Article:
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Archives: Merzbau

2018 28 Sep

The Merzbarn fake

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Seit ich die email von Russell Mills gelesen habe, fühle ich mich wie in die Fälscherwerkstatt von Beltracchi versetzt. Kein Trost ist, dass ein Kunstkenner wie Werner Spies eingestehen musste, dass er einen gefälschten Max Ernst für einen echten gehalten hatte.

Für mich war der Merzbau von Kurt Schwitters in der Nähe von Ambleside der einzig „Übriggebliebene“, den ich unbedingt sehen wollte. Was habe ich da eigentlich gesehen?


Hi Lajla, 

glad to hear that you had a good visit to Ambleside and to the Armitt Museum, and that you discovered much more about Schwitters. If and when you next visit the Lake District I’d strongly advise you to avoid the Cylinders estate at Elterwater and the two charlatans (Ian Hunter and Celia Larne who work under the name the Littoral Arts Trust) that run the site. The so-called Merzbarn contains no work by or evidence of Schwitters‘ time here, despite Littoral’s claims to the contrary. The building itself, no more than a 1940s lean-to shed, has been altered so much since 2006 that there is nothing of its original structure left. Littoral have received in excess of £1 million in grants-much of it public taxpayers money – and the barn is still a near-derelict, damp shed. They cannot explain where all this money has gone. They have persistently distorted Schwitters´ legacy in the Lake District with outright lies about his time here, designed to get publicity, sympathy and ultimately more bailouts. Because of Littoral’s appalling behaviour and mismanagement of the site, the Arts Council, the Tate, the MoMa NY, the Hatton Gallery in New Castle, the Armitt, and Abbot Hall Gallery in Kendal all refuse to have anything to do with them. If you wish to learn more read various texts and letters on my website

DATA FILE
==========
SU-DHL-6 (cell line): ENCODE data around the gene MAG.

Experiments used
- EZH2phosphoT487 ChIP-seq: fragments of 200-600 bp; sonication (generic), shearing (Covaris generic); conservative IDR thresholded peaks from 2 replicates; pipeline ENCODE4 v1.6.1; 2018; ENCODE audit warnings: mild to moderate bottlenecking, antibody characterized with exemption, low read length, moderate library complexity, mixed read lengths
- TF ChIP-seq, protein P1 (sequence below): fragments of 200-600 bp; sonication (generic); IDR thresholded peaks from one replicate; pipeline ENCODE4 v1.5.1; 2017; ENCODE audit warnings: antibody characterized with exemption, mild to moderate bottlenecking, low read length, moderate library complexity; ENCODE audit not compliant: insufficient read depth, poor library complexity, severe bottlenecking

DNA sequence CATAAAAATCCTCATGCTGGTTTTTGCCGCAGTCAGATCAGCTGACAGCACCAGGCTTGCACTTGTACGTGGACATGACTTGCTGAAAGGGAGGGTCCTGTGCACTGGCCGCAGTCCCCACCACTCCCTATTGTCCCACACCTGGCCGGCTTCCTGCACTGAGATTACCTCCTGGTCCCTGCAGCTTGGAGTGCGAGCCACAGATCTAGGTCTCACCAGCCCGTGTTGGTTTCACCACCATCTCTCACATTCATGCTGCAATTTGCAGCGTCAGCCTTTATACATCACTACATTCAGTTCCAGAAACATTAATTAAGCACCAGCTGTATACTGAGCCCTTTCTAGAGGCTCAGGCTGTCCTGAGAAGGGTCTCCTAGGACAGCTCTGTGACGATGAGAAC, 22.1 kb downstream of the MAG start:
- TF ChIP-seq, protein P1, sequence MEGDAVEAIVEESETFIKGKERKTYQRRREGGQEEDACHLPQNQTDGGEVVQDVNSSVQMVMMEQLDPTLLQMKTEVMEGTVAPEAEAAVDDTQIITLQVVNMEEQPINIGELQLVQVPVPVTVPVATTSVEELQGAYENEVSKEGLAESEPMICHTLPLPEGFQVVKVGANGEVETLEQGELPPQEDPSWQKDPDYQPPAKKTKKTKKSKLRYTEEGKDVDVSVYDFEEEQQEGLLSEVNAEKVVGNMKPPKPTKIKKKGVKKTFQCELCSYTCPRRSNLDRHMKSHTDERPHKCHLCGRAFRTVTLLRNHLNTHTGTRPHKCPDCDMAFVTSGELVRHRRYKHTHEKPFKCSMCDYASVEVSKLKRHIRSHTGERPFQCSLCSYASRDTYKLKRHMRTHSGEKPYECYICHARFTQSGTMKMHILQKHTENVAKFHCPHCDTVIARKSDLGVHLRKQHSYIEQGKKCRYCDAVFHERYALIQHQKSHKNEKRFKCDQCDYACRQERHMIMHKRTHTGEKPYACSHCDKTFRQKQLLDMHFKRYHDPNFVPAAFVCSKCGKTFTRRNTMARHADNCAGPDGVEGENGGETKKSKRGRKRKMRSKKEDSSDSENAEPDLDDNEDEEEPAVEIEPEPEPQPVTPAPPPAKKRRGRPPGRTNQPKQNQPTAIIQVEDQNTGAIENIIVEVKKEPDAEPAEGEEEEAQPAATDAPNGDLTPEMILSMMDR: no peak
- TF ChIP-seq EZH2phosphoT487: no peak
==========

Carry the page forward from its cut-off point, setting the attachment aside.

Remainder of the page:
All best wishes 



Es war früher Abend, als ich rausfuhr, um mir den Merzbau anzusehen. Der Busfahrer ließ mich vor dem grossen eisernen Tor aussteigen und meinte: „I pick you up in 30 minutes.“ Ich öffnete die schwere Eisentür und ging ein Stück am Wald entlang. Ich sah auf dem Weg Skulpuren, Collagen, die ich Kunststudenten zuordnete. In dem Stall/barn fasste ich die Figuren von Schwitters an und wunderte mich, dass sie nicht aus Stein waren, sondern ich fühlte einen harten Stoff. Plane? Ich wusste, dass Schwitters damals schon sehr krank war und nur noch stundenweise dort arbeiten konnte. Auf dem Rückweg zum grossen Eisentor sprachen mich – out of the blue – zwei elegante ältere Damen an, ob ich denn die Ausstellung gesehen hätte. Ich verneinte und machte klar, dass ich nur wegen Kurt Schwitters hier wäre. Ich war schon am Tor, als die Eine zu schimpfen anfing, wie ich überhaupt hierher gekommen sei. „By bus!“